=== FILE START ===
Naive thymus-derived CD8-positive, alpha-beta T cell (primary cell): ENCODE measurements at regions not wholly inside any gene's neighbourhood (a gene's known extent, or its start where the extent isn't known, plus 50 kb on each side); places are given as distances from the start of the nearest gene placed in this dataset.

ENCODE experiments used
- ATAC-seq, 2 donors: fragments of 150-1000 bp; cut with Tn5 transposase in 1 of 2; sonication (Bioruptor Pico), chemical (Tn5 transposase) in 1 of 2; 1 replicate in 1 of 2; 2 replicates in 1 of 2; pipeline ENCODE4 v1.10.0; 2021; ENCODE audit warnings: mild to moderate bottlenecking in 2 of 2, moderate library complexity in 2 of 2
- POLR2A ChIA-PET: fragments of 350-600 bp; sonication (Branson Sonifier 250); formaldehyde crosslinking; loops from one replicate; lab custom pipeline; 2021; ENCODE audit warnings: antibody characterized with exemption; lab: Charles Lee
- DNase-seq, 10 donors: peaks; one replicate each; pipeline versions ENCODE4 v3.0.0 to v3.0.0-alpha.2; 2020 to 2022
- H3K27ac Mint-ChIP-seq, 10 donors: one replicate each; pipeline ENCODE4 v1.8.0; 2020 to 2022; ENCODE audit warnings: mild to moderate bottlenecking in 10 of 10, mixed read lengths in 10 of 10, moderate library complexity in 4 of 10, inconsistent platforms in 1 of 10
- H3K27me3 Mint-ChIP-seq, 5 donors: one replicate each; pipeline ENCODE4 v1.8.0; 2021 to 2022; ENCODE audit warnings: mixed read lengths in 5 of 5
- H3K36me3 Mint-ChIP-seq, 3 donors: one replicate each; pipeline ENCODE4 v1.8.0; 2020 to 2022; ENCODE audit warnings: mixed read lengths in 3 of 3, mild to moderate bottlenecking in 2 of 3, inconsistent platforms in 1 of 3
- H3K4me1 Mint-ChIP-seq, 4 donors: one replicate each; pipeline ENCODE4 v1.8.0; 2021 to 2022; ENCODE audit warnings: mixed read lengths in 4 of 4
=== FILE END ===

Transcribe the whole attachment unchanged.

Naive thymus-derived CD8-positive, alpha-beta T cell (primary cell): ENCODE measurements at regions not wholly inside any gene's neighbourhood (a gene's known extent, or its start where the extent isn't known, plus 50 kb on each side); places are given as distances from the start of the nearest gene placed in this dataset.

ENCODE experiments used
- ATAC-seq, 2 donors: fragments of 150-1000 bp; cut with Tn5 transposase in 1 of 2; sonication (Bioruptor Pico), chemical (Tn5 transposase) in 1 of 2; 1 replicate in 1 of 2; 2 replicates in 1 of 2; pipeline ENCODE4 v1.10.0; 2021; ENCODE audit warnings: mild to moderate bottlenecking in 2 of 2, moderate library complexity in 2 of 2
- POLR2A ChIA-PET: fragments of 350-600 bp; sonication (Branson Sonifier 250); formaldehyde crosslinking; loops from one replicate; lab custom pipeline; 2021; ENCODE audit warnings: antibody characterized with exemption; lab: Charles Lee
- DNase-seq, 10 donors: peaks; one replicate each; pipeline versions ENCODE4 v3.0.0 to v3.0.0-alpha.2; 2020 to 2022
- H3K27ac Mint-ChIP-seq, 10 donors: one replicate each; pipeline ENCODE4 v1.8.0; 2020 to 2022; ENCODE audit warnings: mild to moderate bottlenecking in 10 of 10, mixed read lengths in 10 of 10, moderate library complexity in 4 of 10, inconsistent platforms in 1 of 10
- H3K27me3 Mint-ChIP-seq, 5 donors: one replicate each; pipeline ENCODE4 v1.8.0; 2021 to 2022; ENCODE audit warnings: mixed read lengths in 5 of 5
- H3K36me3 Mint-ChIP-seq, 3 donors: one replicate each; pipeline ENCODE4 v1.8.0; 2020 to 2022; ENCODE audit warnings: mixed read lengths in 3 of 3, mild to moderate bottlenecking in 2 of 3, inconsistent platforms in 1 of 3
- H3K4me1 Mint-ChIP-seq, 4 donors: one replicate each; pipeline ENCODE4 v1.8.0; 2021 to 2022; ENCODE audit warnings: mixed read lengths in 4 of 4